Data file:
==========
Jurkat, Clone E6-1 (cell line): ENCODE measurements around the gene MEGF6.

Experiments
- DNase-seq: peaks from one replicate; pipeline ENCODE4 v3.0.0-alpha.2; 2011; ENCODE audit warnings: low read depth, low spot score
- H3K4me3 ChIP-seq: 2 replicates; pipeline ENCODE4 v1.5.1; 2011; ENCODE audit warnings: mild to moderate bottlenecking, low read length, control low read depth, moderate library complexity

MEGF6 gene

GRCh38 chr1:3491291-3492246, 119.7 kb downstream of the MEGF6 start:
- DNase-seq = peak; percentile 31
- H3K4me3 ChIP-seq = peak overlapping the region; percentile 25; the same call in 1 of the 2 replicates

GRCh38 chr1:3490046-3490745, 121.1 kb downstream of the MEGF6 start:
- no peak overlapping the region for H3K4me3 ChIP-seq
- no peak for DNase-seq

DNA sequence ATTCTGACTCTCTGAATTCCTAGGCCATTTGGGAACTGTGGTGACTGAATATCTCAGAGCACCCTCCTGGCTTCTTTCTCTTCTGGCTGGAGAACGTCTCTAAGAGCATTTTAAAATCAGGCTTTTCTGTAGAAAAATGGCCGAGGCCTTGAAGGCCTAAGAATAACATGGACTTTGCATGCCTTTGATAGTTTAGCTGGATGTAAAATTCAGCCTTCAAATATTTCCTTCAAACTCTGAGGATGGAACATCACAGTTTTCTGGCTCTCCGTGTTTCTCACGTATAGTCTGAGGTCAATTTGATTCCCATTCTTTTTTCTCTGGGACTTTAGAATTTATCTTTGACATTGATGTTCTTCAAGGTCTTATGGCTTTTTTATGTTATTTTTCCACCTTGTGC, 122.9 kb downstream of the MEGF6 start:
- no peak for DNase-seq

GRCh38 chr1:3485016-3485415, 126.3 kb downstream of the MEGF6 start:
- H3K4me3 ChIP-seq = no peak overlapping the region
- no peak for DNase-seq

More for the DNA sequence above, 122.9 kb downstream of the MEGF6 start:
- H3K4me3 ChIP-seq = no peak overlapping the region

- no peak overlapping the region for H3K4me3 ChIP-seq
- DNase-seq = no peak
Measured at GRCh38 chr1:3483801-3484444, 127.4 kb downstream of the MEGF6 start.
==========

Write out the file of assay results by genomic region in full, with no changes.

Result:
Jurkat, Clone E6-1 (cell line): ENCODE measurements around the gene MEGF6.

Experiments
- DNase-seq: peaks from one replicate; pipeline ENCODE4 v3.0.0-alpha.2; 2011; ENCODE audit warnings: low read depth, low spot score
- H3K4me3 ChIP-seq: 2 replicates; pipeline ENCODE4 v1.5.1; 2011; ENCODE audit warnings: mild to moderate bottlenecking, low read length, control low read depth, moderate library complexity

MEGF6 gene

GRCh38 chr1:3491291-3492246, 119.7 kb downstream of the MEGF6 start:
- DNase-seq = peak; percentile 31
- H3K4me3 ChIP-seq = peak overlapping the region; percentile 25; the same call in 1 of the 2 replicates

GRCh38 chr1:3490046-3490745, 121.1 kb downstream of the MEGF6 start:
- no peak overlapping the region for H3K4me3 ChIP-seq
- no peak for DNase-seq

DNA sequence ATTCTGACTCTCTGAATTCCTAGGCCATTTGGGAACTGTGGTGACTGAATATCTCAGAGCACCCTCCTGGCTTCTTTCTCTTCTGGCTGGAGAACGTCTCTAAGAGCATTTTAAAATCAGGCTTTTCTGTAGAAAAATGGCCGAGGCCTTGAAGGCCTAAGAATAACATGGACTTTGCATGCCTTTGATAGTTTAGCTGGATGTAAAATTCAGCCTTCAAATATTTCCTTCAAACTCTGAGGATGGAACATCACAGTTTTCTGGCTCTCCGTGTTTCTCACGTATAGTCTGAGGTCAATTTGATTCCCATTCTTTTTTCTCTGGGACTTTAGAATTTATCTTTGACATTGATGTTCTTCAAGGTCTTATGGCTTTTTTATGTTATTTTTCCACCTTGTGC, 122.9 kb downstream of the MEGF6 start:
- no peak for DNase-seq

GRCh38 chr1:3485016-3485415, 126.3 kb downstream of the MEGF6 start:
- H3K4me3 ChIP-seq = no peak overlapping the region
- no peak for DNase-seq

More for the DNA sequence above, 122.9 kb downstream of the MEGF6 start:
- H3K4me3 ChIP-seq = no peak overlapping the region

- no peak overlapping the region for H3K4me3 ChIP-seq
- DNase-seq = no peak
Measured at GRCh38 chr1:3483801-3484444, 127.4 kb downstream of the MEGF6 start.